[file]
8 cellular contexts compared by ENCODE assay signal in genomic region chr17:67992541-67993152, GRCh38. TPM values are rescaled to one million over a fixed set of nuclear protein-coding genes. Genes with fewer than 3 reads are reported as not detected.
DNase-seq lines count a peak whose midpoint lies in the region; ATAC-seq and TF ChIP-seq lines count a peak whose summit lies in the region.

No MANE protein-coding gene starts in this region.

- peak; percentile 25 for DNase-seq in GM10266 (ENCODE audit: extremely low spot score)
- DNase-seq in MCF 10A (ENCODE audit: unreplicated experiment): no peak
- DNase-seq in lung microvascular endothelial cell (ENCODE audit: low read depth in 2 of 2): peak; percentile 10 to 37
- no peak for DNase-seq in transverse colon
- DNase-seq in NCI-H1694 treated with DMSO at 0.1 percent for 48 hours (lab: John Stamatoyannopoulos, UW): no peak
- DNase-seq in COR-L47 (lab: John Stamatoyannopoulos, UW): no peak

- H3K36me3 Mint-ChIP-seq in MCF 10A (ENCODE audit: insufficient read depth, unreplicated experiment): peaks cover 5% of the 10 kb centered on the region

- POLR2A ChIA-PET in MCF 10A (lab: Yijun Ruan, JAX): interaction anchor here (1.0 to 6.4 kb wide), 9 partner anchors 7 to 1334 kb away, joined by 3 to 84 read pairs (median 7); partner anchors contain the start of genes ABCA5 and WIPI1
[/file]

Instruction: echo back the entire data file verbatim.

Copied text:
8 cellular contexts compared by ENCODE assay signal in genomic region chr17:67992541-67993152, GRCh38. TPM values are rescaled to one million over a fixed set of nuclear protein-coding genes. Genes with fewer than 3 reads are reported as not detected.
DNase-seq lines count a peak whose midpoint lies in the region; ATAC-seq and TF ChIP-seq lines count a peak whose summit lies in the region.

No MANE protein-coding gene starts in this region.

- peak; percentile 25 for DNase-seq in GM10266 (ENCODE audit: extremely low spot score)
- DNase-seq in MCF 10A (ENCODE audit: unreplicated experiment): no peak
- DNase-seq in lung microvascular endothelial cell (ENCODE audit: low read depth in 2 of 2): peak; percentile 10 to 37
- no peak for DNase-seq in transverse colon
- DNase-seq in NCI-H1694 treated with DMSO at 0.1 percent for 48 hours (lab: John Stamatoyannopoulos, UW): no peak
- DNase-seq in COR-L47 (lab: John Stamatoyannopoulos, UW): no peak

- H3K36me3 Mint-ChIP-seq in MCF 10A (ENCODE audit: insufficient read depth, unreplicated experiment): peaks cover 5% of the 10 kb centered on the region

- POLR2A ChIA-PET in MCF 10A (lab: Yijun Ruan, JAX): interaction anchor here (1.0 to 6.4 kb wide), 9 partner anchors 7 to 1334 kb away, joined by 3 to 84 read pairs (median 7); partner anchors contain the start of genes ABCA5 and WIPI1